Actually, Spike is nothing like Devon. But Xander is trying to pin down what it is that makes Spike Spike, and it has something to do with his wrists and hands, his frowns, his attunement with whatever it is he's doing, even when there is no sound to the universe except its dial tone, its static, a background hiss of massive boredom that makes Spike's eyes go blank. He is so far from zen, he's like the anti-zen, but he's got some trick of being in the moment that fascinates Xander. And he's hard to define. Is he smart? Xander doesn't consider himself that smart, so he finds it hard to tell about others. Willow--easy call. Buffy--a different kind of smart. But people who bottle up their thoughts and always match their level of conversation to yours, what's that about--is it disguise?
That's kind of what Spike does, and it makes Xander flounder, because he realizes after a few stray hits that if he talks books or music or history, Spike is right there with him riding shotgun, quoting unexpected poetry and spinning yarns about the jazz age that Xander only half believes, but wants to. He's got more in his head than he's bothered to unpack, and Xander thinks that maybe if Spike finally makes himself at home somewhere, settles, he'll start to leave bits of himself lying around.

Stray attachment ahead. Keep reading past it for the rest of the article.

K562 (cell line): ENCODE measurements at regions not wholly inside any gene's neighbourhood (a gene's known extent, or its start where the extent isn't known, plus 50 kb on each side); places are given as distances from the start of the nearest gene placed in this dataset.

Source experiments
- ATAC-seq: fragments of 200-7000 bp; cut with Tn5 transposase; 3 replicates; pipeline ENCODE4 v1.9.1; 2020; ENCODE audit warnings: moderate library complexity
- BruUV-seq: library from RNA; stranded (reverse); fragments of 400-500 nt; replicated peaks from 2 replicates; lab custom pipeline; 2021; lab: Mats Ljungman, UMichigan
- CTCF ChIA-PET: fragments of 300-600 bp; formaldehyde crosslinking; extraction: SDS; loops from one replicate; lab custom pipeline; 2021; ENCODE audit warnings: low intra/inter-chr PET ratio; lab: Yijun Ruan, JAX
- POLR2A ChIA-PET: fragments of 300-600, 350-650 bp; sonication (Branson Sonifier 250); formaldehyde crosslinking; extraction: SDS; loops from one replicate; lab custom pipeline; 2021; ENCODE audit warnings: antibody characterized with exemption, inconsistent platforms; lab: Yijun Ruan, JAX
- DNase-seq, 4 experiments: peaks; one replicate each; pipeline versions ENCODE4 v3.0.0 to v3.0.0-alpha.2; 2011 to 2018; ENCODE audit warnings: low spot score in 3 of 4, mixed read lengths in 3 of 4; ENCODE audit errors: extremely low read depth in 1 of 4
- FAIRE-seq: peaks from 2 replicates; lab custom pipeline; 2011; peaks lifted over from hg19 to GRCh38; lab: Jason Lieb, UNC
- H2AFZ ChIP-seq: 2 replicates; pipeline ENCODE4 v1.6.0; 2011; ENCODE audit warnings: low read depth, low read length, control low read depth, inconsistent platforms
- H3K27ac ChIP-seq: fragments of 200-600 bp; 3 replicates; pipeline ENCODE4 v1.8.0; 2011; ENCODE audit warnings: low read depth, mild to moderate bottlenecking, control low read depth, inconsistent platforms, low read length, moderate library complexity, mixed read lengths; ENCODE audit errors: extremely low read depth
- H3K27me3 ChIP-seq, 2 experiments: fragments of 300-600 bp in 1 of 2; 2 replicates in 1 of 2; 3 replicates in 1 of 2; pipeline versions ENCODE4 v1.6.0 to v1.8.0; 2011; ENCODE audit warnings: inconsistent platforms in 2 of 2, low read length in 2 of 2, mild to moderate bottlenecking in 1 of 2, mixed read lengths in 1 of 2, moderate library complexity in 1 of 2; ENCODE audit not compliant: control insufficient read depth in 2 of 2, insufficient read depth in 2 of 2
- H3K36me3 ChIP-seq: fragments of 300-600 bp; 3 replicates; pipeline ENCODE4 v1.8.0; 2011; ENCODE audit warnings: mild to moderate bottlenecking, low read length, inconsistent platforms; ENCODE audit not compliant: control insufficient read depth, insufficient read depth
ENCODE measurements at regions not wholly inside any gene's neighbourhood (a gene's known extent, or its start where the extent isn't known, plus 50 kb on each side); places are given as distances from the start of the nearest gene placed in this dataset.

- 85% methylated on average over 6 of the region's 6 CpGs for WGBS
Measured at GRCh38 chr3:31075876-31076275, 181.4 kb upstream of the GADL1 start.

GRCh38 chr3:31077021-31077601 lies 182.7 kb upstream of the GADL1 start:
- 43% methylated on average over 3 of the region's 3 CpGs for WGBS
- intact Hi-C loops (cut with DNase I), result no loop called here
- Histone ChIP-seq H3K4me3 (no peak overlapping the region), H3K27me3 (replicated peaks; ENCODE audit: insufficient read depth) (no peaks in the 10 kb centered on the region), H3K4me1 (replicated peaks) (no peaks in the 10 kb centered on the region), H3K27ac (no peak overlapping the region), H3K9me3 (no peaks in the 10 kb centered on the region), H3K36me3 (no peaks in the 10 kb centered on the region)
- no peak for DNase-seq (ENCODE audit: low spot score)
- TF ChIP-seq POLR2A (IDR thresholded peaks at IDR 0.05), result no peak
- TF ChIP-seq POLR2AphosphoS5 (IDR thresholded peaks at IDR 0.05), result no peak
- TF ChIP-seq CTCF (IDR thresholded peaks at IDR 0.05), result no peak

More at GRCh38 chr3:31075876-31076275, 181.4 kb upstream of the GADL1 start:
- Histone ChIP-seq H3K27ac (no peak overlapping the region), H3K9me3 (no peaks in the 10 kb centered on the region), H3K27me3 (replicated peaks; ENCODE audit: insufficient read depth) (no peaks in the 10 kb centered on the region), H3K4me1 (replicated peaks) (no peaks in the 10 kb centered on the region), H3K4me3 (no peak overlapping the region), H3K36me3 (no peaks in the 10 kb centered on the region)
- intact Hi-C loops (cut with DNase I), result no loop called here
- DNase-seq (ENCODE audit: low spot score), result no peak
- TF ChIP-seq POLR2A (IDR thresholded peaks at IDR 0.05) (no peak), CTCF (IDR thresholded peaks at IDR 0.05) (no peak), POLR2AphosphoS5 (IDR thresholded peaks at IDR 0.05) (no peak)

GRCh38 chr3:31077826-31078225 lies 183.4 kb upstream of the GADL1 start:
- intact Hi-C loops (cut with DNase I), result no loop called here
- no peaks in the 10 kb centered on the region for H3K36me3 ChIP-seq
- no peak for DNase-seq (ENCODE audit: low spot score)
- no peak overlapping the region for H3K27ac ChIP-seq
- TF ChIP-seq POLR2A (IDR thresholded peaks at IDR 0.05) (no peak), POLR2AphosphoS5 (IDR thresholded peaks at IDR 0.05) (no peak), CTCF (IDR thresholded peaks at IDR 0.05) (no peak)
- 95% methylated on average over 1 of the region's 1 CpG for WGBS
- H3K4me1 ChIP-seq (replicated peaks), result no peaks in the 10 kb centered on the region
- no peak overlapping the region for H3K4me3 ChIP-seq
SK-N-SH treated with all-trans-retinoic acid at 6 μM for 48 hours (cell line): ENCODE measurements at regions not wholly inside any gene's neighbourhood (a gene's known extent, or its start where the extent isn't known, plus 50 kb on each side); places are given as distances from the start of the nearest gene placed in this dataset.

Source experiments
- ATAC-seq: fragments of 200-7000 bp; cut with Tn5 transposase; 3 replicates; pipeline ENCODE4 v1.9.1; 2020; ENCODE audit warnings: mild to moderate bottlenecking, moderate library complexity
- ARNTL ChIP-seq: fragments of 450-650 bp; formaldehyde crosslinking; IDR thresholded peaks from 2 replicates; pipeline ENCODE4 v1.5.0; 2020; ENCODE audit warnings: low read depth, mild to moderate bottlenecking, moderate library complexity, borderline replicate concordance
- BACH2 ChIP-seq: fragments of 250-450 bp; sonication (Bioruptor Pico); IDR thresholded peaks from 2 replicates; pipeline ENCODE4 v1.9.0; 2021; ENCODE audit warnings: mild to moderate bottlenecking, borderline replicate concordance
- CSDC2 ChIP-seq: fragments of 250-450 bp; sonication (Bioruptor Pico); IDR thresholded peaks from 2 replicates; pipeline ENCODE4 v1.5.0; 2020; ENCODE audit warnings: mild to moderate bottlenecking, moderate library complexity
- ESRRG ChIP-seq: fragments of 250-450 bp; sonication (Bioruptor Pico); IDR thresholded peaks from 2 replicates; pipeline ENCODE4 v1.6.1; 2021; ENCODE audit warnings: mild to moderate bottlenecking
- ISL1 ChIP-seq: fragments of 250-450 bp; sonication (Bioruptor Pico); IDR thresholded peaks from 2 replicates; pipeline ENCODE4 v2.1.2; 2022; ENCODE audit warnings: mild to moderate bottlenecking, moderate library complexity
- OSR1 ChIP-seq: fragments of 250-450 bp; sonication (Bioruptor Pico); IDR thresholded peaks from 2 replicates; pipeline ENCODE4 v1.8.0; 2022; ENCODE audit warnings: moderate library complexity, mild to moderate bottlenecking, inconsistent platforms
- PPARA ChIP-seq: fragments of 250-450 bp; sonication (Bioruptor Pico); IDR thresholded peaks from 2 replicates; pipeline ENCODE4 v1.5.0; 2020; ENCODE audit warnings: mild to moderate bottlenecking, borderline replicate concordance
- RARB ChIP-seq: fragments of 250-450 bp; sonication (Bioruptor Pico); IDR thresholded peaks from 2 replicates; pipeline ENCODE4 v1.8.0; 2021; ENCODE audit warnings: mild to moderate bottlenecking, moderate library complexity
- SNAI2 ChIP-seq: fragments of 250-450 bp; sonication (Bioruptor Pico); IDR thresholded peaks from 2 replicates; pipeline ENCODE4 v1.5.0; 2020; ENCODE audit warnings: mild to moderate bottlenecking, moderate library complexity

One day they play pool and before long they're playing almost every night, and it strikes Xander that--though Spike might well be playing alone during the day--he's never the one to suggest a game. He loves pool, it's obvious in how he handles the cue and works the angles, eyes busy, but he always waits on Xander. And never said the first word on arrival--let weeks pass, most nights walking with Xander by the room where the table is kept as they went upstairs.
Was Spike always like this before? Is it soul trauma, new and wrong, or was he deferential to Crazy Dru without her even noticing--did he try to match Buffy's needs at her every whim? Did he hide a small self under a big, bad coat of brashness?